London: Dell Inc., the world’s second-biggest maker of personal computers after Hewlett-Packard, wants to buy lean IT companies of the Indian school of outsourcing to improve its scale and credibility in services.
Dell makes almost 60% of its revenues from selling personal computers and has established a support business for corporate PC users. It now wants to expand its services business further into managing companies’ computer networks.
Steve Schuckenbrock, president of Dell’s large enterprise operations, said it was taking a different route from rivals HP and IBM by helping firms strip out costs, rather than selling them long consultancy and software contracts.
The company, which has $10 billion in cash and short-term investments, has said it wants to grow through acquisitions as well as organically, and Schuckenbrock said Dell could use some help in establishing a reputation for services.
“We think we know what we want to do but we don’t have enough scale and... credibility,” Schuckenbrock told Reuters in an interview. “There’s no question that we are interested in acquisitions to bring scale to our services business and to bring more credibility to us as a services company.”
Dell’s finance chief said last week demand from businesses large and small was still very weak and the US company faced a big, long-term challenge in its hardware business, where falling PC prices will put pressure on margins.
Schuckenbrock, also responsible for Dell’s operations in Europe, the West Asia and Africa, reiterated that the company saw a little confidence returning to the US market, although it was still too early to call, with Europe behind the United States in terms of stabilisation of IT spend.
The battle among industry giants is heating up with rivals such as HP and Cisco making large acquisitions or expanding into new business areas as they accelerate efforts to become one-stop storefronts for business customers.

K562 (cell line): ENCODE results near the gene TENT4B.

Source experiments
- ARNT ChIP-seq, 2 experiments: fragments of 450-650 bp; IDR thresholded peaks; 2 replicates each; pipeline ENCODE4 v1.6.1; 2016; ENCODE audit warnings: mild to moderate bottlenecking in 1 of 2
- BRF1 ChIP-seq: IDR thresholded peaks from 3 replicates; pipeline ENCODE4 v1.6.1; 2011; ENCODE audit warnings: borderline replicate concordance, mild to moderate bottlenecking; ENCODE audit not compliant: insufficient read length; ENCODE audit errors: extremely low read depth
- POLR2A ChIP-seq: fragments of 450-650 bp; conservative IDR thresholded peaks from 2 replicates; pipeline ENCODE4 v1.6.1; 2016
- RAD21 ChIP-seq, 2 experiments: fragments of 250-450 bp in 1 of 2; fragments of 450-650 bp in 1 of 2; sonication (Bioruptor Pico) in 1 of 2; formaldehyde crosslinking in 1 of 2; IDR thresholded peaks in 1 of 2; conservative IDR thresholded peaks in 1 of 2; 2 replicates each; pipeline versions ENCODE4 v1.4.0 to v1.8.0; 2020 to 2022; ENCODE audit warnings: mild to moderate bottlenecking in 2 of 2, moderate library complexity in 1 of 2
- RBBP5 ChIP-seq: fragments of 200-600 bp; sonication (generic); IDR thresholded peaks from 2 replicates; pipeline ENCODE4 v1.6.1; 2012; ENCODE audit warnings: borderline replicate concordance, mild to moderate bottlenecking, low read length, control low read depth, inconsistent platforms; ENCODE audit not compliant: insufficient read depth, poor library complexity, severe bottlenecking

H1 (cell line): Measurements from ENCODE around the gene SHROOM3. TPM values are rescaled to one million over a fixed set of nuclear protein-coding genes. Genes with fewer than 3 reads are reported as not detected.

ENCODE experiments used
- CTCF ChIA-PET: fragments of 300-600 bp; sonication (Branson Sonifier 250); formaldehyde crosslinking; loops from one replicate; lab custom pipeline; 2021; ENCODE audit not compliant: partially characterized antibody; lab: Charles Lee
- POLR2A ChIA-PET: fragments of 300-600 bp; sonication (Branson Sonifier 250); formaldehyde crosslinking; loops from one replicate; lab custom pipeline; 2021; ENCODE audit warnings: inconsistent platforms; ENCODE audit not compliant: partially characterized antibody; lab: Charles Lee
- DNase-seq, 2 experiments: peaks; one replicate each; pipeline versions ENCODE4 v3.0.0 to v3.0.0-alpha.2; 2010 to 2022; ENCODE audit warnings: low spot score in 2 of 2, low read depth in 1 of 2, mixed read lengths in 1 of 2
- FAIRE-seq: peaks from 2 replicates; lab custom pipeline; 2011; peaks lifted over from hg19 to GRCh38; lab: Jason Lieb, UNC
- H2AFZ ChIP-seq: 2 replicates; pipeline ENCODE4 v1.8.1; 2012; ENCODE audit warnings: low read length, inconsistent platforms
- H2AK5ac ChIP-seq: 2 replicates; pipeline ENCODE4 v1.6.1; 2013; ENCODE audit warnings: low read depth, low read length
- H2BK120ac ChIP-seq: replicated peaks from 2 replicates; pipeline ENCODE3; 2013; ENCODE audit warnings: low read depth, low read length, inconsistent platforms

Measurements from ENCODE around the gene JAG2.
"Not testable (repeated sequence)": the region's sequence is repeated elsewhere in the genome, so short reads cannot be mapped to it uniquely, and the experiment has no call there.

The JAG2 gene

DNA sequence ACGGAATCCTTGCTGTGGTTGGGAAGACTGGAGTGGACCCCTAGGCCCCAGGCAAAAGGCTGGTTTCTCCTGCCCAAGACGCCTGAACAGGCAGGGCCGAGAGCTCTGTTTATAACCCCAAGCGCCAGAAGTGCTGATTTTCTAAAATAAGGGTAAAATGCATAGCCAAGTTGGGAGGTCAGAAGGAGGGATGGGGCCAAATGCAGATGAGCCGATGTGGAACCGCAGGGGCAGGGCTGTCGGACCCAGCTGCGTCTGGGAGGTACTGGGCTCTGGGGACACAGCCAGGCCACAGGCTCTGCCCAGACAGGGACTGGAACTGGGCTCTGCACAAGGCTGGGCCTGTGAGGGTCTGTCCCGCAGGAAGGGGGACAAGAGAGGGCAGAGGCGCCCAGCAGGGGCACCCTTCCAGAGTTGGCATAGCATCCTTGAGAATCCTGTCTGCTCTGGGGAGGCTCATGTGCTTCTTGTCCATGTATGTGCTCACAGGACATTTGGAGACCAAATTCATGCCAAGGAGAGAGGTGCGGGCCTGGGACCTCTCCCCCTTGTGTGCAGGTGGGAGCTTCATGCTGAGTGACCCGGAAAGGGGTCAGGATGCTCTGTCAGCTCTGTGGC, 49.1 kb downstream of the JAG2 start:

But Schuckenbrock said Dell was unlikely to buy large companies, partly because they usually came with legacy systems and history that Dell would see as an encumbrance.
He said Dell admired companies such as Indian computer-services firms who have branched out into managing customers’ networks, after saturating much of the market for managing older business applications software.
“They created remote infrastructure management, they created optimised labour pools in optimised locations, and they had consulting on the front end. You’ll see us do the same things.”
“The kinds of companies who have that as their DNA are much more attractive to us than the big traditional outsourcing companies,” he said, adding such companies were to be found not only in India but also in the United States or Europe.
“We will continue to be acquisitive in consulting -- we’ve bought three or four small companies but we’d be thrilled to continue to pick up small and medium-sized companies in that space to extend our capacity,” he said.
“And from a managed services standpoint, a remote infrastructure management kind of footprint would be ideal.”
Dell reckons it can potentially reduce the proportion of IT budgets that customers spend on servicing hardware and software they already have to 50% from 70-80% currently. It has cut its own spending on this to 54% so far.
The company seeks to automate computer and network management as far as possible, drastically reduce the amount of software needed to manage infrastructure, and cut consultancy to a minimum.
“We had 800 and some odd software tools just managing Dell’s IT infrastructure. It’s crazy. Now we’re down to a few hundred. We’ll get it down to less than 100 and we will do all of that by pursuing the kinds of things I’m talking about,” he said.
“Every one of those has a licence fee, every one of those has a maintenance fee, every one of those has engineers who have to maintain it, they all have to be integrated. I mean, it’s just cost! And it’s unnecessary complexity.”